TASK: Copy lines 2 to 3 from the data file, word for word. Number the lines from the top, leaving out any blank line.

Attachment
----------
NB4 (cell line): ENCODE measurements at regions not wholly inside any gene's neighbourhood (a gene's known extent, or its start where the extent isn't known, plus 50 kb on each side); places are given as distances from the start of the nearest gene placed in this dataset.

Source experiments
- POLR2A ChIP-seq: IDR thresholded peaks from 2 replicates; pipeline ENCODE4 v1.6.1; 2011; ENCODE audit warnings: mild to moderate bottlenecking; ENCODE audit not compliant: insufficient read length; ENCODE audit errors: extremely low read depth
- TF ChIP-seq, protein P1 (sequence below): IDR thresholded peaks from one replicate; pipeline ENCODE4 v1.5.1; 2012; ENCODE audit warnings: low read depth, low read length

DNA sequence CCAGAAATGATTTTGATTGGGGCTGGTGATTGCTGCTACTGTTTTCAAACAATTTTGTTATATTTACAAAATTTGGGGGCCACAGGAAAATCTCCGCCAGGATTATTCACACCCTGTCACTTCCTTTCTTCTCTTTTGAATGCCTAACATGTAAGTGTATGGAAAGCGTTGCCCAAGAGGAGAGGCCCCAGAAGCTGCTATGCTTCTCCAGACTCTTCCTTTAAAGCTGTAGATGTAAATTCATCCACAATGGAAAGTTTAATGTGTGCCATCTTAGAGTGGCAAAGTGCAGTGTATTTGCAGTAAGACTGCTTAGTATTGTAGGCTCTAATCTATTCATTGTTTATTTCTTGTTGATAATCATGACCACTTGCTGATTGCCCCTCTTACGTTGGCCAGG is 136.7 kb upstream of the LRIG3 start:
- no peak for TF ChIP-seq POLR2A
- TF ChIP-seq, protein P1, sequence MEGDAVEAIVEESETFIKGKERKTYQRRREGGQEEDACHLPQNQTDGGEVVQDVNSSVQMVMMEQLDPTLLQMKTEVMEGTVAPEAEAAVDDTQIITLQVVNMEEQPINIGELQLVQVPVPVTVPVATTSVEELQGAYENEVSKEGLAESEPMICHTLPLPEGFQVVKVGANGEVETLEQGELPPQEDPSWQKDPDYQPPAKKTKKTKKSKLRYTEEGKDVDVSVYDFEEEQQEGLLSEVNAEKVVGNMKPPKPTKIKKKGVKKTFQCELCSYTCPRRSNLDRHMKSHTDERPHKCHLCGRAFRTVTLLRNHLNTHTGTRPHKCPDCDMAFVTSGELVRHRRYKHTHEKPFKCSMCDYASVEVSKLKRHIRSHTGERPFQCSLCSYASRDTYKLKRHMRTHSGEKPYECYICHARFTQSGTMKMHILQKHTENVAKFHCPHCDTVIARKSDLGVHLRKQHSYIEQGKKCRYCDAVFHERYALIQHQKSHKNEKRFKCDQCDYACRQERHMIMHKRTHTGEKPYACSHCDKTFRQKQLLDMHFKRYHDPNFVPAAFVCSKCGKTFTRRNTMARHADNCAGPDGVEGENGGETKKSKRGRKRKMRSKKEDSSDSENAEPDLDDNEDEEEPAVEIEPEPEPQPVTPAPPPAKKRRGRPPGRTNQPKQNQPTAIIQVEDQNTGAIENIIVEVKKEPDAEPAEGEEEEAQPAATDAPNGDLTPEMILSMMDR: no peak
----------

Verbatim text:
Source experiments
- POLR2A ChIP-seq: IDR thresholded peaks from 2 replicates; pipeline ENCODE4 v1.6.1; 2011; ENCODE audit warnings: mild to moderate bottlenecking; ENCODE audit not compliant: insufficient read length; ENCODE audit errors: extremely low read depth